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Articles » Central nervous system » Chiari malformations
2006-03-28-11 Chiari malformation, type II © Werner

Chiari malformation, type II

 Heron Werner, MD

Clínica de Diagnóstico por Imagem (CDPI) & Instituto Fernandes Figueira (IFF) – FIOCRUZ
Rio de Janeiro – Brazil

Chiari II malformation is a congenital defect in the posterior fossa that is present in most fetuses with spina bifida. It results from herniation of the spinal cord. There is a reduction of intraspinal pressure allowing the hind brain to be displaced downwards. The posterior fossa compartment is too small because reduced intraspinal pressure in early pregnancy. The cerebellum grows into this small compartment and becomes compressed. This leads the observed abnormalities such as obliterated cisterna magna, banana sign (the cerebellum is compressed from a bi-lobed structure into the abnormal form) and lemon sign.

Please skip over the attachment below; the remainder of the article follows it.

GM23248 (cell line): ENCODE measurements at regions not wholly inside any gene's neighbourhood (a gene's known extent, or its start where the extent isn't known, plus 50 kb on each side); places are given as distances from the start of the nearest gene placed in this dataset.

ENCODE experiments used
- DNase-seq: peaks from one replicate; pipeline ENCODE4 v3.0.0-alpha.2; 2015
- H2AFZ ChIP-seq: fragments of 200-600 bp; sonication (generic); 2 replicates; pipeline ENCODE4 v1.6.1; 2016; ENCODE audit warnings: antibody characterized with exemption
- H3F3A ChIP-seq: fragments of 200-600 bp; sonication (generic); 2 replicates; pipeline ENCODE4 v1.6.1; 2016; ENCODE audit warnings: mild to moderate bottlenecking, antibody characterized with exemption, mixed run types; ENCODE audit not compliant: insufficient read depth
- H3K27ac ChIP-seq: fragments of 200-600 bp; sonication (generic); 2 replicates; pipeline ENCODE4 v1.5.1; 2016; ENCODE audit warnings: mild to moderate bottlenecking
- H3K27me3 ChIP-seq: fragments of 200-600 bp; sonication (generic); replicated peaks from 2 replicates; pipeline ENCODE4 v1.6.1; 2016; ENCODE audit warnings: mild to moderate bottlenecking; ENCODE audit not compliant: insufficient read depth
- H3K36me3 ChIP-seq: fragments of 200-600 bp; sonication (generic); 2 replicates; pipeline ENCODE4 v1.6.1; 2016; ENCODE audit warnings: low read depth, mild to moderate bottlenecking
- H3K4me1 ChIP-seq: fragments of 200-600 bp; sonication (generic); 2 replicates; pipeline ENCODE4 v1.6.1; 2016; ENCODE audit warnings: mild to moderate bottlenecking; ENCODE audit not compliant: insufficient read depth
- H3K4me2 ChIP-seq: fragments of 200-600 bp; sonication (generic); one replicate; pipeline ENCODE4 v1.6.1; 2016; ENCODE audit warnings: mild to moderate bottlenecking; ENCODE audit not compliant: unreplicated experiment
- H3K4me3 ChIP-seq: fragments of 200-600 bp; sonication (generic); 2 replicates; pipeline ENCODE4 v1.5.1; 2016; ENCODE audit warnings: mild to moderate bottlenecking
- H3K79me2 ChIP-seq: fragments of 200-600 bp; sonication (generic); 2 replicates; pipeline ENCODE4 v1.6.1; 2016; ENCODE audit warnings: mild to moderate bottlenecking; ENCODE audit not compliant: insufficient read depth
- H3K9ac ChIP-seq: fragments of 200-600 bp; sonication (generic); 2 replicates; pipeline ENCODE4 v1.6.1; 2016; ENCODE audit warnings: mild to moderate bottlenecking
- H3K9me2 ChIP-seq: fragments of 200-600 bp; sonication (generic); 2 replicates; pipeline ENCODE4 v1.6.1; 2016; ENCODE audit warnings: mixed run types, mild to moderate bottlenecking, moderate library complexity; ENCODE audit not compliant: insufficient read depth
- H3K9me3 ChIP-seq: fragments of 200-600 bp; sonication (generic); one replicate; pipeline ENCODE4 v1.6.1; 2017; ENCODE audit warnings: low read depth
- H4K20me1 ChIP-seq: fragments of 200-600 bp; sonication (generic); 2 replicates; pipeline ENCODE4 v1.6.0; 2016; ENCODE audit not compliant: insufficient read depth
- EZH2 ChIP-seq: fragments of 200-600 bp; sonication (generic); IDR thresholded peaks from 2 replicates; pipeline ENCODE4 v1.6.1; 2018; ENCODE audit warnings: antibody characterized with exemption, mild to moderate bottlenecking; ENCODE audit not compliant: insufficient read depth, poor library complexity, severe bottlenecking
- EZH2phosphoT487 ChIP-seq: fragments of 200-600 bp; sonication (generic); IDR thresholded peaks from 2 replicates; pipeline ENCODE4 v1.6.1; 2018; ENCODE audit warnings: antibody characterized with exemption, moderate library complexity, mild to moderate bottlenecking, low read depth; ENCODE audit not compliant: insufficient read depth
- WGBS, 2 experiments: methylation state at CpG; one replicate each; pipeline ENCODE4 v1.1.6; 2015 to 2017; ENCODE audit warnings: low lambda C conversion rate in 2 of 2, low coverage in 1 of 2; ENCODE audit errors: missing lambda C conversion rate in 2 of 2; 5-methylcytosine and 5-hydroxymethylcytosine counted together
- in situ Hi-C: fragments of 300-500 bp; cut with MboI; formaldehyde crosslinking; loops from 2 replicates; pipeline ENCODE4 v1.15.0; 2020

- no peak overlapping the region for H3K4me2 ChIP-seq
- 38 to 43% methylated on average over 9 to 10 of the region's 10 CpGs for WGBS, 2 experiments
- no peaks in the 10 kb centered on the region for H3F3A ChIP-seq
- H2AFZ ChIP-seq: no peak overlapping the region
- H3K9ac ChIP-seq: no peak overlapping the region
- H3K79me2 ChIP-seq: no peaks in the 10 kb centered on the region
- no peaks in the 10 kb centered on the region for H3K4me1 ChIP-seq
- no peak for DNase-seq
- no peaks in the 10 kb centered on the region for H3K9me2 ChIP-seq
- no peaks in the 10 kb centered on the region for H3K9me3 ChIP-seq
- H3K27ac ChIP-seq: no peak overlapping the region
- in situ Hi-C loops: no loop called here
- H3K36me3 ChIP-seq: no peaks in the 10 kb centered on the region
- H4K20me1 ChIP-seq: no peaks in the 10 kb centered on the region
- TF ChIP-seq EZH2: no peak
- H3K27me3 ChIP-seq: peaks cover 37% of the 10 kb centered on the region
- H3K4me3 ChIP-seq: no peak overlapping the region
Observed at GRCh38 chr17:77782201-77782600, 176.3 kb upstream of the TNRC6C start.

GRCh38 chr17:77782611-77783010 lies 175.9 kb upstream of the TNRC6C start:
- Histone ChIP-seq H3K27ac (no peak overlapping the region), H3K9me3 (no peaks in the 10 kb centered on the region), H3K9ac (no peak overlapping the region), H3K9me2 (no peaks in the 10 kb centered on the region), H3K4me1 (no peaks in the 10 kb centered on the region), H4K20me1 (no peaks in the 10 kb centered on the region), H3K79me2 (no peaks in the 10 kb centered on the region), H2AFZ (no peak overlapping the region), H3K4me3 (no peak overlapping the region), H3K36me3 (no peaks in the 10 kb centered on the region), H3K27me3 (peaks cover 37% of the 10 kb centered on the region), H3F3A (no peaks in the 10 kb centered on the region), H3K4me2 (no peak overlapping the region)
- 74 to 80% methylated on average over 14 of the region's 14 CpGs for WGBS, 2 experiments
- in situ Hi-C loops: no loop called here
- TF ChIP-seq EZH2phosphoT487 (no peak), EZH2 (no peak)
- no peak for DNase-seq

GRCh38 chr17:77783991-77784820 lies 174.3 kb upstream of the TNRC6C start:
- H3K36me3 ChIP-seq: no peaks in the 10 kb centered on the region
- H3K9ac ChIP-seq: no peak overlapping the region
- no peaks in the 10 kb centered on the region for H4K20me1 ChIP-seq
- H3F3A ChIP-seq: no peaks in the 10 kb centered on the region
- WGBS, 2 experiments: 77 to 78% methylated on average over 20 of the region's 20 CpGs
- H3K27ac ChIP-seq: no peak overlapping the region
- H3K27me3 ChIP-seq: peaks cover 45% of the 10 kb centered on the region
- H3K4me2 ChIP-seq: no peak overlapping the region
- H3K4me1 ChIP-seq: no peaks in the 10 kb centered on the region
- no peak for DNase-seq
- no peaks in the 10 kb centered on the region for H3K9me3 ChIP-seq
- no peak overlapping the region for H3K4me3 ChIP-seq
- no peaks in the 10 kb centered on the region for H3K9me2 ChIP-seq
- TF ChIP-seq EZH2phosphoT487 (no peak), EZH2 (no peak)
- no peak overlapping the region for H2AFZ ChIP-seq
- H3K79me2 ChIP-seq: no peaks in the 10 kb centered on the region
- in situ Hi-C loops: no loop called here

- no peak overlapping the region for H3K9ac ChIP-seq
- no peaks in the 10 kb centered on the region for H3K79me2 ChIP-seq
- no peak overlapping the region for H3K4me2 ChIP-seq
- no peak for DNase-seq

These are ultrasound images of a case from 17 to 37 week gestation.


Left image: The spine looks normal at 17 weeks (sagittal view)


Same case at 20 weeks showing the meningomyelocele (arrow). Note the ossification centers in the neural arch with a U-shaped configuration (axial view)

Axial view of a fetal head demonstrating ventricular dilatation,  “lemon sign” and  “banana sign” which derives from anterior curving of the cerebellar hemispheres with simultaneous obliteration of the cisterna magna (arrow).

The meningomyelocele

 The spine looks normal at 20 weeks (coronal view). Then, note the 3D coronal view showing the defect (arrow).

3D view of the meningomyelocele (arrow)

3D coronal view demonstrating widening of vertebral arches (left image) and the large sac (right image)



The newborn. Note the large sac and the intraoperative view of fetal surgical procedure to repair the meningomyelocele
Courtesy of Dr. Gabriel Mufarrej, Rio de Janeiro, Brazil


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